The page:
RAMALLAH (Ma'an) -- After holding her for three months in prison, Israeli authorities released on Tuesday 14-year-old Palestinian Nuran Ahmad al-Balboul, following a successful appeal presented to an Israeli court for her early release.
Nuran’s mother and family members welcomed her at a checkpoint near the village of Beit Sira west of Ramallah, along with Palestinian Committee of Prisoners’ Affairs head Issa Qaraqe, before they headed to the committee’s headquarters in al-Bireh.
The family then went back home in the Bethlehem-area village of al-Khader in the southern occupied West Bank.
Nuran was detained on April 13 at the 300 Checkpoint at the northern entrance to Bethlehem for allegedly carrying a knife in her schoolbag.
Lawyer Abeer Bakr said on Tuesday that the release came after the Israeli Central Court accepted an appeal presented by the committee for Nuran's early release.
The committee said in a statement that Nuran was assaulted by soldiers when they detained her, and adamantly refuted the claim that she had a knife in her possession, saying that she was in fact detained for having an argument with a female soldier while trying to enter Jerusalem with her aunt.
Her aunt also denied that Nuran had a knife at the time.
Relatives have described Nuran as bright with a strong personality and a tendency to be "sharp-tongued" with Israeli authorities.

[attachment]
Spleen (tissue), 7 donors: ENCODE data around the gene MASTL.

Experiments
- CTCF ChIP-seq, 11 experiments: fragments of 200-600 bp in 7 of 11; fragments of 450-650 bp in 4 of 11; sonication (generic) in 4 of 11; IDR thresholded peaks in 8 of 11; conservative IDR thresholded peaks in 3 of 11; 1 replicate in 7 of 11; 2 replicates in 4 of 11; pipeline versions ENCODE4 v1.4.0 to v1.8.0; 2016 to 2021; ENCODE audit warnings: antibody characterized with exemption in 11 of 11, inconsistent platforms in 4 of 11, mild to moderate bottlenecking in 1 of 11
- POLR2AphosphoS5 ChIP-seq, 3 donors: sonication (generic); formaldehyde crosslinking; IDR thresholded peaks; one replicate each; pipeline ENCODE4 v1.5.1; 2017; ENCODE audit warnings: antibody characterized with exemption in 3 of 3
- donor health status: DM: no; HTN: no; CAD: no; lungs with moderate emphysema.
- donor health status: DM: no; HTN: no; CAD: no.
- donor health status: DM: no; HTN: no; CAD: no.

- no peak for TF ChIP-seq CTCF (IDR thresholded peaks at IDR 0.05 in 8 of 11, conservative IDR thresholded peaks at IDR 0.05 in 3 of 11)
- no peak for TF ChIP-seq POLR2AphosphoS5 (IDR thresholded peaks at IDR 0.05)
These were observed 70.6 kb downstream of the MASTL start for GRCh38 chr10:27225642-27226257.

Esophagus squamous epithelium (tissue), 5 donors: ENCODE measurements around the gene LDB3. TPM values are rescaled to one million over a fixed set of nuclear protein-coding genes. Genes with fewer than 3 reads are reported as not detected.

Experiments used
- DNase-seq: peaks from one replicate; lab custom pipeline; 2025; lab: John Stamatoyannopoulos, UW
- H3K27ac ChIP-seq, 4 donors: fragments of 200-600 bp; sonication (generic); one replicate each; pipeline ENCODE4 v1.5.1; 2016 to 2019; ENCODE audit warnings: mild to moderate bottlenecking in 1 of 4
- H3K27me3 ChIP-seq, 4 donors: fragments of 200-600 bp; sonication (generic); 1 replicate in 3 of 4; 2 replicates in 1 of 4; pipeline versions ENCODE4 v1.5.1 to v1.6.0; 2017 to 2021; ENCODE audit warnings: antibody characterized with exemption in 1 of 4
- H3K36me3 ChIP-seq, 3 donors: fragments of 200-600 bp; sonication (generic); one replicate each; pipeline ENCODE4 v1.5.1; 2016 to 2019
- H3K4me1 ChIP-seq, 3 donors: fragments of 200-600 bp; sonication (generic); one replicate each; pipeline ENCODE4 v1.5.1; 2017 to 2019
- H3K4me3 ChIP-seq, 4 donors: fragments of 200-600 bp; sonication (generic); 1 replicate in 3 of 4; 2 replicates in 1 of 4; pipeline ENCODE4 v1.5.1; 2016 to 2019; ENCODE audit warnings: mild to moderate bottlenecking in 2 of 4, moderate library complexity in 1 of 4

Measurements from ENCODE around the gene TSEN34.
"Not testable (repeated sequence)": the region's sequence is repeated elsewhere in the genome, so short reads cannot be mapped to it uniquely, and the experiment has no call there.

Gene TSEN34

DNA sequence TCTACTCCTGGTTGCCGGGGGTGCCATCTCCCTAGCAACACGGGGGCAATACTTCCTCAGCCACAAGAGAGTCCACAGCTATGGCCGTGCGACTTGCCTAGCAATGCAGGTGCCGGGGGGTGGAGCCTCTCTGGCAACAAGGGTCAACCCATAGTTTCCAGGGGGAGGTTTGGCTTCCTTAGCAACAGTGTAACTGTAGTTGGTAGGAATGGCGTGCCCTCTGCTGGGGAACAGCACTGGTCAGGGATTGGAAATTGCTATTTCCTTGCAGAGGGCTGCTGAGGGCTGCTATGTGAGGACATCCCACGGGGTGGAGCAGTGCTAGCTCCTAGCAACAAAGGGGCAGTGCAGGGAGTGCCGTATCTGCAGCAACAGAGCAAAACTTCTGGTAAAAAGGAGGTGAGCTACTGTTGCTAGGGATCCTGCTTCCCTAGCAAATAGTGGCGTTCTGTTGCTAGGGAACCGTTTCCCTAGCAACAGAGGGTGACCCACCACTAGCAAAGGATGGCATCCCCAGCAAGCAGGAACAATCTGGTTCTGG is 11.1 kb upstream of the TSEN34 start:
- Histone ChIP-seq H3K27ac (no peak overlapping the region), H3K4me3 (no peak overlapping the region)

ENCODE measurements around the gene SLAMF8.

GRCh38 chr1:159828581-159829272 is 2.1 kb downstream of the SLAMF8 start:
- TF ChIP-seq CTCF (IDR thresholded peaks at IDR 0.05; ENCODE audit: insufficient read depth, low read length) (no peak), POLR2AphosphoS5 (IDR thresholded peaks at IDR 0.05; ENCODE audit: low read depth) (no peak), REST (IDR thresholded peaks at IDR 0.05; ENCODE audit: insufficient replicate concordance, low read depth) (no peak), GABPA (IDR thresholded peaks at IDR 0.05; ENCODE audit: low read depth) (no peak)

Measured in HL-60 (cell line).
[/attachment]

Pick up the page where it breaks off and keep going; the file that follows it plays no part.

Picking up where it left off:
Just two months after Nuran’s detention, her brothers Muhammad and Mahmoud were also detained
and remained held by Israel as of Tuesday, leaving their mother alone throughout the Muslim holy month of Ramadan.
The three are the children of Ahmad al-Balboul, a prominent leader in Fatah's Al-Aqsa Martyrs Brigades, who was shot dead along with three other Palestinians by undercover Israeli forces in March 2008.
According to Palestinians, Israel often detains family members of Palestinian political leaders in an extension of several policies that rights groups have deemed “collective punishment” aimed at disrupting family life for Palestinians in the West Bank and East Jerusalem.
The two Balboul brothers have since declared a hunger strike
to protest their administrative detention, an Israeli policy of internment without charge or trial based on undisclosed evidence.
She is believed to have been youngest female Palestinian to ever be incarcerated by Israel.
Violations against Palestinian children in Israel's military court system are widely documented.
According to figures
obtained by Haaretz from the Israel Prison Service, the number of Palestinian minors imprisoned for security-related offenses rose from 170 last September to 438 in February, following a wave of unrest that has spread across the occupied Palestinian territory since October.
Al-Wawi had been among five Palestinian children and the only girl under the age of 14 held in Israeli prisons during this period, while no Palestinians under 14 were being held prior to September, the report added.
Only one Palestinian girl had been held in Israeli custody before September, while at least 12 have been imprisoned since.
According to prisoners’ rights group Addameer, as of May there were 7,000 Palestinians being held by Israel, 715 of which were held in administrative detention.
Among the total prisoners, 70 were female and 414 were children, including 104 under the age of sixteen.